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The AAPG/Datapages Combined Publications Database

AAPG Bulletin


Volume: 65 (1981)

Issue: 5. (May)

First Page: 971

Last Page: 972

Title: Global Tectonic Control of Secular Variations in Phanerozoic Sedimentary Rock/Ocean/Atmosphere Chemistry: ABSTRACT

Author(s): John D. Pigott

Article Type: Meeting abstract



Worldwide changes in sea level due to geotectonic mechanisms during the Phanerozoic have had pronounced effects upon the partitioning of carbon and sulfur among the exogenic reservoirs.

Analyses of mineralogically homogeneous brachiopod shell material (for ^dgr13Cox) and associated micrite organics (for ^dgr13Cred) support the secular variability of whole-rock isotopic data compiled from the literature. Together, the data indicate the ratio of reduced carbon to total carbon in sediments is low at times of global high sea level and high at times of global low sea level. Conversely, the reduced to oxidized sulfur ratio as calculated from ^dgr34S values of evaporites follow an opposite trend.

A global tectonic model of carbon and sulfur cycling consistent with these observations is proposed with the following implications.

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High spreading rates result in large mid-ocean ridge volumes giving rise to high sea levels, lowered erosion and terrigenous sedimentation rates, extensive shelf carbonate (Cox) deposition, and concomitant mass transfer of calcium from evaporites to carbonates and of sulfur from evaporites to sedimentary sulfides. The observed evidence of elevated global temperatures during such times may result from higher atmospheric CO2 levels due to an increased rate of production of CO2 from the decarbonation of limestones and the formation of calc-silicates at subduction zones.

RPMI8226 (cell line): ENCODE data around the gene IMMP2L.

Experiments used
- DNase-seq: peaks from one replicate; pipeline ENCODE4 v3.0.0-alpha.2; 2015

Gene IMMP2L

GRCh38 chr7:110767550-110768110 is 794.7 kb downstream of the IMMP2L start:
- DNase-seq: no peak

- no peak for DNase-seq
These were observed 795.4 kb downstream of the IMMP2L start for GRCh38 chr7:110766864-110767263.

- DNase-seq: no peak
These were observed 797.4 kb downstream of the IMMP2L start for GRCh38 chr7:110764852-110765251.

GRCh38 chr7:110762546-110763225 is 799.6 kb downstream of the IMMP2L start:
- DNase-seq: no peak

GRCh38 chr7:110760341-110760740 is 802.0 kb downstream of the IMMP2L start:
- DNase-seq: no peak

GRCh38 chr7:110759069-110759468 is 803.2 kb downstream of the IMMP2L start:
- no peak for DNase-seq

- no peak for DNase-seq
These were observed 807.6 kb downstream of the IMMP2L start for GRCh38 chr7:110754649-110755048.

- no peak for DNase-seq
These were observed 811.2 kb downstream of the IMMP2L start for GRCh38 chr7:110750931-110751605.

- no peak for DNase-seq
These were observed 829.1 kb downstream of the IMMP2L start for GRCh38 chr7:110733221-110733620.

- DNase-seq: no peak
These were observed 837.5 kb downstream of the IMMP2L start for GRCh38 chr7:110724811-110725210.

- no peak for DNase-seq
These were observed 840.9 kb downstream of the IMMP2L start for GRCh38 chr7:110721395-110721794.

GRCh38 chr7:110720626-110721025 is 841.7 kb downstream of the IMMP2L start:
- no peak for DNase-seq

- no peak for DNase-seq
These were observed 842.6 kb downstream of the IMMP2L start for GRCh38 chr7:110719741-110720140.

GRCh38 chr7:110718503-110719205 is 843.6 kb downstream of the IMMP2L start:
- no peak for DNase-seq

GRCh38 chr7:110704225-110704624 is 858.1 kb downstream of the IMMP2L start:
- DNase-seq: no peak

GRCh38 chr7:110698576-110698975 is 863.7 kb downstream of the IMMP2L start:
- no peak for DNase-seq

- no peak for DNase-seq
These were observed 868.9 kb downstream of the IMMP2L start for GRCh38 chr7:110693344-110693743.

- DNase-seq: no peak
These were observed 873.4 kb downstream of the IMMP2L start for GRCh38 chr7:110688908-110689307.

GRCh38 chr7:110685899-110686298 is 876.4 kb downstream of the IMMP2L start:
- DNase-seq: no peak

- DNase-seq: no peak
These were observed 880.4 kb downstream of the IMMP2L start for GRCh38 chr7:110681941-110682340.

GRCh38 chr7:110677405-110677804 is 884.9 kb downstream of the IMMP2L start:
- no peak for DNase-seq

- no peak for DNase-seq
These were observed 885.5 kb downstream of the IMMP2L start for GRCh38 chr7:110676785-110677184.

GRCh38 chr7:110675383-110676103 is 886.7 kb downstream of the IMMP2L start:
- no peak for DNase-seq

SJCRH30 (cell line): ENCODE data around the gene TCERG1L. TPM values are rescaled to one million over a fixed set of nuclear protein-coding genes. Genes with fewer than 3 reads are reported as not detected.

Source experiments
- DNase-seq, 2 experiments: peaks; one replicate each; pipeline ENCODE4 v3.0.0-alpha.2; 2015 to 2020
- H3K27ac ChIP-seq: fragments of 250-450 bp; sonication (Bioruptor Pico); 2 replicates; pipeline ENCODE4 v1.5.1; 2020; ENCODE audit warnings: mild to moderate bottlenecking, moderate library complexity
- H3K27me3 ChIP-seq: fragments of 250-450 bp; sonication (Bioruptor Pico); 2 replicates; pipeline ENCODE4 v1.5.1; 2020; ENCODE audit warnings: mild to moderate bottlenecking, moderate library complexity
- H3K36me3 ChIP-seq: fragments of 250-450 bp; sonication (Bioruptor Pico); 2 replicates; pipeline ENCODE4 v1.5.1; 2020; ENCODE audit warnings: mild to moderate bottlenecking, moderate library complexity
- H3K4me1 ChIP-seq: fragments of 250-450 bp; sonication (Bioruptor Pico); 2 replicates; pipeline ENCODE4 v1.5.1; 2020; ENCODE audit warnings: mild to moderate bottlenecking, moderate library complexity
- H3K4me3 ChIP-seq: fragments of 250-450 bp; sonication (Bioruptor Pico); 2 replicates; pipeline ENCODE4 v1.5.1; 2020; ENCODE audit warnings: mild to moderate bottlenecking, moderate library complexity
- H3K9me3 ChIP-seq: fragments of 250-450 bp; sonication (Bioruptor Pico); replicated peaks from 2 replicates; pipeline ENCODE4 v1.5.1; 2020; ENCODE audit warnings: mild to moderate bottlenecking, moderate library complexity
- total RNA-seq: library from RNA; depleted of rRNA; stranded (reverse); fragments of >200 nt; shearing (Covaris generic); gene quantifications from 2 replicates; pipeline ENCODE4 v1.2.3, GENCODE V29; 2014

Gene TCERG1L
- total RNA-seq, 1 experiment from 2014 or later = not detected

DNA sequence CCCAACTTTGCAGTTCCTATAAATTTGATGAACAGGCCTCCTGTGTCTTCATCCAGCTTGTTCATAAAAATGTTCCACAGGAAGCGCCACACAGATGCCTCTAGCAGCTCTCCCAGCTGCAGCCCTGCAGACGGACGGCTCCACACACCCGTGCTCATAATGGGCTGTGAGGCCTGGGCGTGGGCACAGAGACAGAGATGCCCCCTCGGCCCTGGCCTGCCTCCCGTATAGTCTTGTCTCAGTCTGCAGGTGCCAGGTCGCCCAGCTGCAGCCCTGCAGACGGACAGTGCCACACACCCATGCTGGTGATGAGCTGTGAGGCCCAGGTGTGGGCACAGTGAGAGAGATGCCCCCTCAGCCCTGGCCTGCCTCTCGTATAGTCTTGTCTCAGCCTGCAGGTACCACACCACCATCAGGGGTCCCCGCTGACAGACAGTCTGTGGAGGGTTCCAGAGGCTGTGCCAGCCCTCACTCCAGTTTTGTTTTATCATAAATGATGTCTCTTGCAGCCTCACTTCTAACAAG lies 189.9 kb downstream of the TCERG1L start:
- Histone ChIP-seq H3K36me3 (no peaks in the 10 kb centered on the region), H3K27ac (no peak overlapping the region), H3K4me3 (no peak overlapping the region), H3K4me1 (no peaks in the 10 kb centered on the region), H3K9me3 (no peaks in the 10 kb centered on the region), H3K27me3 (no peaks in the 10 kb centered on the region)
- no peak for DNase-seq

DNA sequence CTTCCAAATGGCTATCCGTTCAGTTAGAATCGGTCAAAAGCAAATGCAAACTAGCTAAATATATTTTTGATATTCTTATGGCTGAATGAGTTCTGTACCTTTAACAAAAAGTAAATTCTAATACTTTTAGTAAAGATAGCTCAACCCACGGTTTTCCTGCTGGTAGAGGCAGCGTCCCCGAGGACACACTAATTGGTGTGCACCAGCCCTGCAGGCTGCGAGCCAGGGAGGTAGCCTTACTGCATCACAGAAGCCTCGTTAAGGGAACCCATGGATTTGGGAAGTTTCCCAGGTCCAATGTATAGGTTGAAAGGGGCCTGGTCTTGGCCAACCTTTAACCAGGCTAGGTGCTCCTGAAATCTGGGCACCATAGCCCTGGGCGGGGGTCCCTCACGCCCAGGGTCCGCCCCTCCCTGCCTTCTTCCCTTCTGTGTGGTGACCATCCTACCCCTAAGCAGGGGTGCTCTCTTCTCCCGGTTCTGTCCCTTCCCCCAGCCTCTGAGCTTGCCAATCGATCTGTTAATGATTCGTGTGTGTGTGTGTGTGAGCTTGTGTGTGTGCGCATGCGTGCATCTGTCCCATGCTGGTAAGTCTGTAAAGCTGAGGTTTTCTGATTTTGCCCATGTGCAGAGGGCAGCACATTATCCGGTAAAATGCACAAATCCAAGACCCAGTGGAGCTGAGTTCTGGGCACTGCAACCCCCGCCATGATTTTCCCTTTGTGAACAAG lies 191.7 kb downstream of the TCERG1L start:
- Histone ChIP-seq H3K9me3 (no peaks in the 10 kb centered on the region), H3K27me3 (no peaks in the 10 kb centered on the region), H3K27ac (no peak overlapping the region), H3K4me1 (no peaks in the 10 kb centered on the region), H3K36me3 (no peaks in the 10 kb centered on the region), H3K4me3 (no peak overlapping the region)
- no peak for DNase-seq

During global low sea levels, higher erosion and terrigenous sedimentation rates restrict carbonates leading to the mass transfer of calcium from carbonates and of sulfur from sulfides to extensive evaporites. Total organic carbon (Cred) storage in sediments is greater (although preservation and concentration of organic carbon may also be high during anoxic high CO2, high sea level times). Lower atmospheric CO2 levels during these episodes may have been conducive to the observed evidence of epochs of glaciations and lowered world temperatures.

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Copyright 1997 American Association of Petroleum Geologists